- 1 Aerial Lift safety
- 1.1 Overview:
- 1.2 Definitions:
- 1.3 Types of Aerial Lift/Elevated Work Platforms
- 1.4 Operating Procedures / Hazard Identification and Controls:
- 1.5 Aerial Lift Procedures:
- 1.6 Training Requirements:
Aerial Lift safety
Aerial lifts are commonly used in construction, inspection, athletic events and repair services to lift University employees to an elevated work position. Proper operation and use of aerial lifts can make completion of tasks at elevation, safer and more efficient. However, unsafe use, operation and aerial lift work practices can result in serious injury. This program has been developed due to the hazards associated with improper use and the concern for the safety of individuals in and around this type of equipment. In addition, this program outlines general, operating, maintenance, inspection and training requirements governing safe aerial lift use.
Operate Aerial Lifts / Elevating Work Platforms must:
1. Select and then purchase or rent appropriate equipment for job tasks based upon an work environment and job-task hazard analysis,
2. Train and license personnel who operate their specific type of owned / rented equipment,
3. Conduct documented safety inspections and preventive maintenance of the equipment,
4. Assure operators adhere to specific safe-work practices whenever using these types of powered industrial equipment,
Aerial Device: Any vehicle mounted or a self propelled device that is telescoping extensible, articulating, or both, and is primarily designed to position personnel.
AL / EWP: Acronym for “Aerial Lift/Elevating Work Platform”
Boom: An elevating member, the lower end of which is so attached to a rotating or non-rotating base that permits elevation of the free end in the vertical plane.
Counter Weight: The rear section or area of the lift which is usually made of solid steel, and/or combination of steel and the weight of the battery on electric lifts, that counter balances the boom leverage and basket load.
Data Plate: Manufacturer‟s equipment specification and information data, which includes basket load rating/lift capacity, lift heights, vehicle weight, and vehicle attachments. This plate is required to be affixed to all Aerial Lift Equipment by regulatory code. This is the vehicle operator‟s primary source of basic information about their vehicle for safe-work and use planning.
Emergency Lowering Means: Any elevating work platform equipped with a powered elevating assembly, and having a platform height exceeding 60 inches, must be supplied with safe means of lowering the basket or platform during an emergency or malfunction.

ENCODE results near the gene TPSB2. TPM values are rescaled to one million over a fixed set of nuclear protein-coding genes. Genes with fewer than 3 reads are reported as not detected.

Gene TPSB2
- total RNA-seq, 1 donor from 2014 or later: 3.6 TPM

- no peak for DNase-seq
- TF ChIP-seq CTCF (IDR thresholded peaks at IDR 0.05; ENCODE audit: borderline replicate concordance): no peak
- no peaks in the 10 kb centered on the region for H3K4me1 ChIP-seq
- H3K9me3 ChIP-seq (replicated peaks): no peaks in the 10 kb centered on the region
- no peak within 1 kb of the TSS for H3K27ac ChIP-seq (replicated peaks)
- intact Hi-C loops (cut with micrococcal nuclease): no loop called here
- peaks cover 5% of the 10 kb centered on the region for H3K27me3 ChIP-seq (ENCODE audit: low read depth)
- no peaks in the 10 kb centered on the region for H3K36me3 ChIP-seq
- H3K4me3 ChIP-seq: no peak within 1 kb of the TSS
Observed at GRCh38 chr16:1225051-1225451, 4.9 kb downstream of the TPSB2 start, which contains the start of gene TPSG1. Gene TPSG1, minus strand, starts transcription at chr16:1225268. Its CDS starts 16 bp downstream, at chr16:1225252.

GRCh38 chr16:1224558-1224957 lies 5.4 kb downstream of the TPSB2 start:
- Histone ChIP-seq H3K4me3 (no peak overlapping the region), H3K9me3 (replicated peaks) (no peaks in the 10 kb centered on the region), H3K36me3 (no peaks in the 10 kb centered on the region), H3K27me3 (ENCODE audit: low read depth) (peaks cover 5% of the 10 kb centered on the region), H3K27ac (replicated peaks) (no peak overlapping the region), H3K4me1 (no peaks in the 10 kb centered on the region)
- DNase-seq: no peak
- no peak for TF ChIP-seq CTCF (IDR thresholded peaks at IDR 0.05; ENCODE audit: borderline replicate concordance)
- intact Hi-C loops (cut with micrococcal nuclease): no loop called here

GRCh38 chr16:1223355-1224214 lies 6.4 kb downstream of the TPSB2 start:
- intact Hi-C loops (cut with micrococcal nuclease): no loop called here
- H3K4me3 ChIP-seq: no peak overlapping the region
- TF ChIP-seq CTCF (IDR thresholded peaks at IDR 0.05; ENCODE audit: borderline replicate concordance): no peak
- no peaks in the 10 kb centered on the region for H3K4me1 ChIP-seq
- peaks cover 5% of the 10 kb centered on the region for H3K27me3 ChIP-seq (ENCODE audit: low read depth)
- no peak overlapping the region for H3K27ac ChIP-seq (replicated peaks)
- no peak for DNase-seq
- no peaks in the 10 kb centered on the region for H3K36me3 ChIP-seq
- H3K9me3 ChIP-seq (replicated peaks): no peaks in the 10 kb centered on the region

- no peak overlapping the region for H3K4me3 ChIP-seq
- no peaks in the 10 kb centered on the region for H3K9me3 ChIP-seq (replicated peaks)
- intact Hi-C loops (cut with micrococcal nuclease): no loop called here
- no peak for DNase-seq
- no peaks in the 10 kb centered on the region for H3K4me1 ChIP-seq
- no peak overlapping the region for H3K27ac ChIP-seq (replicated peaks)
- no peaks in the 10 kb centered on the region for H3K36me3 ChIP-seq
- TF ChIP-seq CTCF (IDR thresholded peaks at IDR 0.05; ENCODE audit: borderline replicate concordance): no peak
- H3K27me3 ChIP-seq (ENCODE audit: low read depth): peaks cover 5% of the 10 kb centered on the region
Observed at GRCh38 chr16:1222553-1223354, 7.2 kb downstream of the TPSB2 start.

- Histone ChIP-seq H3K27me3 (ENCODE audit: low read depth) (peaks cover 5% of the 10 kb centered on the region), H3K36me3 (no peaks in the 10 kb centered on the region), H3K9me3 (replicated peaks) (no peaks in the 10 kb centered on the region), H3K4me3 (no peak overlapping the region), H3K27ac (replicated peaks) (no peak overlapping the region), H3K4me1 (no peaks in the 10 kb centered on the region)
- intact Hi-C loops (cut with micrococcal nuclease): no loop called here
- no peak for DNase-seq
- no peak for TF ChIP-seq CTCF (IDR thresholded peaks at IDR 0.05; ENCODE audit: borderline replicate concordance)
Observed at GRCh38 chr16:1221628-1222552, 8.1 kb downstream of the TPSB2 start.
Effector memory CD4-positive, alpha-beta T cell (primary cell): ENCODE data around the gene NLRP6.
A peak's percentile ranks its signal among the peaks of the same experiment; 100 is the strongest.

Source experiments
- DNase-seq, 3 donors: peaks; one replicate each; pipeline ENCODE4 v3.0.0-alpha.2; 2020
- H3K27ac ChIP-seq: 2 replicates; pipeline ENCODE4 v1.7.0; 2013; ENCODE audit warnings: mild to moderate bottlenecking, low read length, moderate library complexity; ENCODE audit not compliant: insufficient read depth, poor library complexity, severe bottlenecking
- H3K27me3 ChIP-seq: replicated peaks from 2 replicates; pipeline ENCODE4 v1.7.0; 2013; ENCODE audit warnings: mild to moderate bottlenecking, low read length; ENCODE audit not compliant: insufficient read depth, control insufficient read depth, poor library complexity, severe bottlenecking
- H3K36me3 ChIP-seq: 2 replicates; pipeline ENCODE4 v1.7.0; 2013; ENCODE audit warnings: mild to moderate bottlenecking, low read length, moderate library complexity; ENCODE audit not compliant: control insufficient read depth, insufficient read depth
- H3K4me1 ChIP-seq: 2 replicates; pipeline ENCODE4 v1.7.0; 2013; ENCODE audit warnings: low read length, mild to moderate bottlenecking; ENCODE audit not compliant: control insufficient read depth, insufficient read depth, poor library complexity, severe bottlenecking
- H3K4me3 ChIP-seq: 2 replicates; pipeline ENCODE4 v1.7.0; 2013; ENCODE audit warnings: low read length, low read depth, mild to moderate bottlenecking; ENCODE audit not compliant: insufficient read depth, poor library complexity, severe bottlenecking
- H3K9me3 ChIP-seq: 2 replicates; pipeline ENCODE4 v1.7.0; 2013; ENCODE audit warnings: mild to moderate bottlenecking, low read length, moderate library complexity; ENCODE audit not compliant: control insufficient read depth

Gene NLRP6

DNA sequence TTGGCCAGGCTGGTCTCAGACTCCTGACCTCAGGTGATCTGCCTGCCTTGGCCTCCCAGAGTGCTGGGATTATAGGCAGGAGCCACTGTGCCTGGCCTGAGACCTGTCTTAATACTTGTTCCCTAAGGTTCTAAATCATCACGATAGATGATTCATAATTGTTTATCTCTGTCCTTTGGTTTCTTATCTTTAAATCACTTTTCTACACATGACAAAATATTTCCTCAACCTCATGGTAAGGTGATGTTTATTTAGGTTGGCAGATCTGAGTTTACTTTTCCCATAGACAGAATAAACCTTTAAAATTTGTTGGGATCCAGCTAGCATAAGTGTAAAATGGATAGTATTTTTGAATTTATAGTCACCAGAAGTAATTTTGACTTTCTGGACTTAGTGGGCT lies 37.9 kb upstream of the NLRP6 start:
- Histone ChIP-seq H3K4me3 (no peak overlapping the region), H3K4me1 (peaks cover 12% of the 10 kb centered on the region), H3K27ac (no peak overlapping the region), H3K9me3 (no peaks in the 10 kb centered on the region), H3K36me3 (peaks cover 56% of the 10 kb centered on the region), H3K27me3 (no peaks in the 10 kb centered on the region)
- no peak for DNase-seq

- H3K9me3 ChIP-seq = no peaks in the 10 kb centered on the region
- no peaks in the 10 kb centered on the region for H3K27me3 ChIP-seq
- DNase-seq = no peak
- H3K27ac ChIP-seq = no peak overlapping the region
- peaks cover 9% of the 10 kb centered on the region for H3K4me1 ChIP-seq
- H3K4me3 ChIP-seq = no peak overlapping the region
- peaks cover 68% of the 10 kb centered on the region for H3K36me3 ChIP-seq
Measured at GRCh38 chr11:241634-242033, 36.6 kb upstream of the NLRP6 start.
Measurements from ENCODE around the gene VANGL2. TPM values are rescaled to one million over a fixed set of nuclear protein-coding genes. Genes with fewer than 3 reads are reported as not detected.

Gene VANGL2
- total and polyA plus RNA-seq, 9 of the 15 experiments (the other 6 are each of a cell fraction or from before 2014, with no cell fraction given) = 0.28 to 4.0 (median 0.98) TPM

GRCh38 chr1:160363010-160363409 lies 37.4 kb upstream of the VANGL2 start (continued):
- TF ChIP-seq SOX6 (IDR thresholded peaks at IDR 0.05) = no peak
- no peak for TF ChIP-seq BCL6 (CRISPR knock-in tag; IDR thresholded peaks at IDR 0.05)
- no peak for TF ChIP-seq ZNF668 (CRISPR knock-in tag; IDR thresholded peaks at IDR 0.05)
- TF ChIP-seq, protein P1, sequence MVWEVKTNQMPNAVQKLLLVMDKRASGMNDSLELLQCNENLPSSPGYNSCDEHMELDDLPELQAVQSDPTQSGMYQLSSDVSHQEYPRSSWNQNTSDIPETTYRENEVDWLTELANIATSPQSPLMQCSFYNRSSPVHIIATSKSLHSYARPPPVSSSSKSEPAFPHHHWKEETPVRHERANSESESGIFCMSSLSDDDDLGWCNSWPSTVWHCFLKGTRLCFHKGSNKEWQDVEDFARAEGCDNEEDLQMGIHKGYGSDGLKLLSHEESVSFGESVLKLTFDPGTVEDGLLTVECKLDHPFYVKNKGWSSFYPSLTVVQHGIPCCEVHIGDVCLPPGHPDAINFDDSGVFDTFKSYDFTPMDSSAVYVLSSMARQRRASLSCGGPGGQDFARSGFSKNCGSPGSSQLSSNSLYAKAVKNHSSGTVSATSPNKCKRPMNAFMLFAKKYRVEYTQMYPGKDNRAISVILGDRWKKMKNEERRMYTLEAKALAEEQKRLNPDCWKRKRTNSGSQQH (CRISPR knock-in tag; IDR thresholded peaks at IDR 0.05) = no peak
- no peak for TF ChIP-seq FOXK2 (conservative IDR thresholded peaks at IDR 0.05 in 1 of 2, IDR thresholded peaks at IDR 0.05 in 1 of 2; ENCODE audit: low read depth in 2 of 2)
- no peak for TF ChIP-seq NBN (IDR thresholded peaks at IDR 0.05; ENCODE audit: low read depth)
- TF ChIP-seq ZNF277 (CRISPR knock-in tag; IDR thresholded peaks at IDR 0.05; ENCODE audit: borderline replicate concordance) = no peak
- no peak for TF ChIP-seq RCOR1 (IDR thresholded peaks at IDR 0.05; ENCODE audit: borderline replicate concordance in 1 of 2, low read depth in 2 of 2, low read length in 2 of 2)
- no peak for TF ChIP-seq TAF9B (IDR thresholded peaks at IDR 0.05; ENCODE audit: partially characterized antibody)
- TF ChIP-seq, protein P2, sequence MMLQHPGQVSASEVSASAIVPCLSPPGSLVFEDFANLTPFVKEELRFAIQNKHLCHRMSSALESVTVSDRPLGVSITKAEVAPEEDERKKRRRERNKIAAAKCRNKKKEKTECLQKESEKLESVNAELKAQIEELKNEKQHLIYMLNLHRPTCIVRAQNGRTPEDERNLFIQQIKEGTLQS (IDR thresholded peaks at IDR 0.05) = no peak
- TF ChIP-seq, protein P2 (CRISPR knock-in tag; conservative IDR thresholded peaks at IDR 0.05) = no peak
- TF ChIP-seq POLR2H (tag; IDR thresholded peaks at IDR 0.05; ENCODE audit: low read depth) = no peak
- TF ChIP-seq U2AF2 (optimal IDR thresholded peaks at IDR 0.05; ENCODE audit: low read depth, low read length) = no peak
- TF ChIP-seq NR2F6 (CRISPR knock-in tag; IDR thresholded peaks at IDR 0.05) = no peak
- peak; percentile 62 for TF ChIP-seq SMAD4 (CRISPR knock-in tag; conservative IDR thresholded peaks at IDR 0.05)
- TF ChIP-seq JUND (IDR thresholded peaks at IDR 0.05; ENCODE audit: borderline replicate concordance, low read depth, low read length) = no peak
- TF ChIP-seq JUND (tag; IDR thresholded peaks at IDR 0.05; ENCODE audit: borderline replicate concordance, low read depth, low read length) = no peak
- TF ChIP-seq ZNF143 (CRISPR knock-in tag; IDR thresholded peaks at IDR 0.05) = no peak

Fall Protection: An approved full-body safety harness with lanyard is to be worn at all times and attached to a secure anchor point when drivers or personnel are using a boom-type lift or vehicle mounted lift. Fall protection must also be worn when using scissor lifts on uneven surfaces or near locations with tip-over hazards.
Guard Rails: Railing around the perimeter of the work platform. This railing consists of a top rail between 39” – 45” with a mid-rail. Units with the top rail less than 39” must have fall protection in use to operate.
Lower Controls: Operating controls located on the base of the unit which can be switched to override the basket or platform control during an emergency.
Mast: Part of the lifting mechanism to which the hydraulic lift cylinder or worm drive is attached that supports the basket as it is lifted up and down.
Out Riggers: Extendable legs that are either manually set in place or, in some cases, hydraulically extended to give added stability to the unit base.
Platform: Any personnel carrying device (bucket, basket, cage, stand, tub, or equivalent) which is a component of an aerial device.
Upper Controls: Operating controls located on the basket or work platform of the unit. These controls can only be overridden with the operator‟s permission or in case of an emergency.
- OSHA Standard 29CFR 1910.68 (Powered Platforms, Man lifts, and Vehicle-Mounted Work Platform)
- OSHA Standard 29CFR 1926.453 (Aerial Lifts)
- ANSI/SIA A92.6 – 2006 (Self-Propelled Elevated Work Platforms)
Types of Aerial Lift/Elevated Work Platforms
Articulating Boom Lift :
An aerial device with two or more hinged boom sections.
An articulating boom lift is a type of crane that uses hydraulic cylinders to rise and lower and allows a driver to maneuver the boom in any given direction directly from the work platform without lowering the basket. The articulating boom lift is specifically made with at least two boom sections that are hinged and it unhinges at certain points, this makes reaching higher elevations easier.
Articulating boom lifts typically operate with an electric motor or internal combustion as their powers source. It can not only rotate 360 degrees, but also access spots higher than most straight or telescoping boom lifts. They are narrow enough to be maneuvered easily through aisles and crowded work areas and are often found being used in construction, landscaping and plant maintenance.